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Australia hosts first major “post-restrictions” events

Over 2,000 people attended the WA Unlocked concert at Perth’s HBF Stadium, as all events except large-scale, multi-stage festivals return to Western Australia

By IQ on 20 Jul 2020

Australia hosts first major “post-restrictions” events

The concert took place at Perth's 4,500-capacity HBF Stadium


image © DaHuzyBru/Wikimedia Commons

Western Australia, home to the city of Perth, has become the first Australian state to host large-scale live events, allowing its biggest sport and entertainment venues to operate at 50% capacity.

The state saw the return of stadium concerts this weekend, with local musicians Crooked Colours, ShockOne, Slumberjack and Tina Says performing to over 2,000 fans as part of the WA Unlocked event at the HBF Stadium in Perth.

The event, organised by Zaccaria Concerts and VenuesWest, was billed as the first “post-restrictions” concert to be held in the country since lockdown measures came into force in March.

Seated tickets for the event cost AU$60 (€37), with standing tickets priced at AU$81 (€50).

Western Australia is now in its fourth stage of lockdown easing, permitting all events except large scale, multi-stage music festivals. Unseated performances are allowed to take place at music venues and concert halls, with gathering limits only determined by the state’s two-square-metre-per-person rule.

For the state’s biggest venues, however, a 50% capacity rule currently applies. Perth’s Optus Stadium admitting 25,000 football fans for a match on Sunday. The stadium is allowed to admit up to 35,000 for concerts and 30,633 for sporting events, with HBF Park given limits of 10,150 for sports and 16,500 for music events.

Western Australia is now in its fourth stage of lockdown easing, permitting all events except large scale, multi-stage music festivals

Phase five of Western Australia’s lockdown lifting, which was to see almost all remaining restriction removed, was recently pushed back from 18 July to 1 August.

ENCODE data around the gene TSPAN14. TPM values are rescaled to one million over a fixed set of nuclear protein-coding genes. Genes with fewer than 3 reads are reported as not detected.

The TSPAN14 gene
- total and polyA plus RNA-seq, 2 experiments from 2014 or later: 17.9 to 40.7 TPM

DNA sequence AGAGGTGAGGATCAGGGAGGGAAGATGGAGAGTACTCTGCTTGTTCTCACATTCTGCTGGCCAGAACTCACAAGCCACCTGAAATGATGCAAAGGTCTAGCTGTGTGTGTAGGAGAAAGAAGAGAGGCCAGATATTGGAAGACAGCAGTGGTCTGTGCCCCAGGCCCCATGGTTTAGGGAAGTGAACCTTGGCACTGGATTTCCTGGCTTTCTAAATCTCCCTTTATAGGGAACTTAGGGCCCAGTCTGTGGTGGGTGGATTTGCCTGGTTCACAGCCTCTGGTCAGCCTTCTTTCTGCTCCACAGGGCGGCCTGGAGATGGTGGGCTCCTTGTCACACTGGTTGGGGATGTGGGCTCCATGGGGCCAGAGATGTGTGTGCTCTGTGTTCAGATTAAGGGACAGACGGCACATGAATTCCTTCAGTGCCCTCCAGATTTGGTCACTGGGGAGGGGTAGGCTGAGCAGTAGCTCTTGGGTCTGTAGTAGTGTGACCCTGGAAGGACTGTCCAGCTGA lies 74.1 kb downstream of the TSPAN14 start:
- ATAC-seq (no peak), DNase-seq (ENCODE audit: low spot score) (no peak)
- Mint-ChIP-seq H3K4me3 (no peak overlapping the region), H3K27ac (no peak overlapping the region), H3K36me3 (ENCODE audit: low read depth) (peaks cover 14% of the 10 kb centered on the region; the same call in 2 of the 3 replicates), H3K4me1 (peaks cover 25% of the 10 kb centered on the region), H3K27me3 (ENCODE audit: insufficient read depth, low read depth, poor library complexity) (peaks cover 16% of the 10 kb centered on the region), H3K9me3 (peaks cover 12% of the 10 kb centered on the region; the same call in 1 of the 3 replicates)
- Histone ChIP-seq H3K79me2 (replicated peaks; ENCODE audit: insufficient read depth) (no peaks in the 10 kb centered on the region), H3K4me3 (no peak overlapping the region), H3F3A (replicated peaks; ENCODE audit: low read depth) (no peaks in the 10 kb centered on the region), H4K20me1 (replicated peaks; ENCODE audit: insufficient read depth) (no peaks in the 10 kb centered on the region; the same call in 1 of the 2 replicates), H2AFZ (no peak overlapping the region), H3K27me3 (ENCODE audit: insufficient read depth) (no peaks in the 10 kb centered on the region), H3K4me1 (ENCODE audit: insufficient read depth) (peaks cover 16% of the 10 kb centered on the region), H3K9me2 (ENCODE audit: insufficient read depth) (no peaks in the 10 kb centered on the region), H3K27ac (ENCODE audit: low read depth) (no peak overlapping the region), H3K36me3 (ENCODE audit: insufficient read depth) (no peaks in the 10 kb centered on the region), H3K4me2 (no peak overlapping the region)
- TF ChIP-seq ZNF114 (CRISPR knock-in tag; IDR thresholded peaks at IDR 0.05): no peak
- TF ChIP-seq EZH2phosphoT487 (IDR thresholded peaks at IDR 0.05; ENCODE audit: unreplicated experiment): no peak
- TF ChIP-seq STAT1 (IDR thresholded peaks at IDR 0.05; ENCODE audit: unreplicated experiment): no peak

Elsewhere in Australia, venues in Melbourne joined those in a number of major cities worldwide to be forced to re-close their doors amid a surge in new coronavirus cases.

The re-imposition of lockdown restrictions across the parts of the state of Victoria – which saw citizens permitted to leave their houses only for work, education, exercise or to buy essential supplies from 8 July – will last for six weeks.

Nightclubs in South Australia similarly faced a second wave of closures after briefly reopening over the first weekend of July. All venues now have to submit a Covid management plan before being allowed to operate.

In New South Wales, home to Sydney, venues are allowed to operate at 25% capacity, with a maximum number of 10,000 people in attendance, as long as social distancing measures are applied. All venue operators must submit a Covid-19 safety plan before organising an event.

Queensland is allowing events of up to 25,000 people (where that is equal to 50% full capacity), as long as there is an approved Covid safe event plan, and enough space for one person every four square metres.

Photo: DaHuzyBru/Wikimedia Commons (CC BY-SA 4.0) (cropped)

 


This article forms part of IQ’s Covid-19 resource centre – a knowledge hub of essential guidance and updating resources for uncertain times.

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